These are often political judgments as much as journalistic ones, and the Trump administration has made a new one: Al Jazeera’s social-friendly digital service AJ+ must now register as a foreign agent in the United States — meaning it is closer to RT America in the federal government’s eyes.

Here’s Dan Friedman, who broke the story for Mother Jones:

The US Justice Department on Monday declared that the Al Jazeera Media Network—the international news organization based in Doha — “is an agent of the Government of Qatar.” The DOJ has ordered the network’s US-based social media division, AJ+, to register as a foreign agent, a step the news outlet says will hobble its journalism.

AJ+ acts “at the direction and control” of Qatar’s rulers, Jay Bratt, chief of the DOJ’s counterintelligence and export control section, wrote in a September 14 letter obtained by Mother Jones. “Despite assertions of editorial independence and freedom of expression, Al Jazeera Media Network and its affiliates are controlled and funded by the Government of Qatar,” Bratt stated.

The designation follows a years-long push by lobbyists hired by the autocratic government of the United Arab Emirates, which has long resented the critical coverage it receives from Al Jazeera. That effort has been led by Akin Gump, a large law firm and a registered foreign agent for the UAE. Its employees, including former House Foreign Relations Chair Ileana Ros-Lehtinen, a Florida Republican, amped up their work related to Al Jazeera this year, issuing a lengthy report in July and contacting scores of lawmakers and legislative aides, according to Akin Gump’s federal filings.”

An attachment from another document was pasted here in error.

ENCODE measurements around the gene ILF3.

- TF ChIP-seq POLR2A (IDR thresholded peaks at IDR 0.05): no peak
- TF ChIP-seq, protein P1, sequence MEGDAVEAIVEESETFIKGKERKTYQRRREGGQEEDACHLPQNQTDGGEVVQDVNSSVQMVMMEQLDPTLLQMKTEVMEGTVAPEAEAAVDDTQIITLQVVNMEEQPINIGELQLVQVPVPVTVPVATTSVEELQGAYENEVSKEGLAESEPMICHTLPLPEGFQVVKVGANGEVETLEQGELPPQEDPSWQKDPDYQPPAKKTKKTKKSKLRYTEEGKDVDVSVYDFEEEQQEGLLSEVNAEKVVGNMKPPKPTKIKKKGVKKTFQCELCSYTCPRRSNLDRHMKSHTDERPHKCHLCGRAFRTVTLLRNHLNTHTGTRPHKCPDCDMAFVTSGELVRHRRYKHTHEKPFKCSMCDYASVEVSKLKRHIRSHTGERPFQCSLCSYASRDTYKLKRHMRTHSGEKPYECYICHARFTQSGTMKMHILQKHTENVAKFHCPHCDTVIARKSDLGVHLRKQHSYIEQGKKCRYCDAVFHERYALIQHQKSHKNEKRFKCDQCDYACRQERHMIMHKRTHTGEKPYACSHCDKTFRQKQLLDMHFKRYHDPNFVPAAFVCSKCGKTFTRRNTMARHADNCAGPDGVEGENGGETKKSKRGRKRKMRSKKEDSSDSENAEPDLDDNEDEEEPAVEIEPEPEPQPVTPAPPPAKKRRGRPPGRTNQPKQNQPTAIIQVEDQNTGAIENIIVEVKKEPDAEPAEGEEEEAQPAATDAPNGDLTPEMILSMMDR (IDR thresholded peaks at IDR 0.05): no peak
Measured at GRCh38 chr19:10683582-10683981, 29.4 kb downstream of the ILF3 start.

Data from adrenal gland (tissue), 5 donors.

The New York Times’ Marc Tracy and Lara Jakes quote from the letter sent to AJ+:

In a letter dated Monday that was obtained by The New York Times, the Justice Department said that AJ+, a network that primarily produces short videos for social media in English as well as Arabic, French and Spanish, engages in “political activities” on behalf of Qatar’s government and should therefore be subject to the Foreign Agents Registration Act…

“Journalism designed to influence American perceptions of a domestic policy issue or a foreign nation’s activities or its leadership qualifies as ‘political activities’ under the statutory definition,” said the letter, which was signed by Jay I. Bratt, the chief of the Justice Department’s counterintelligence division, “even,” the letter added, “if it views itself as ‘balanced.’”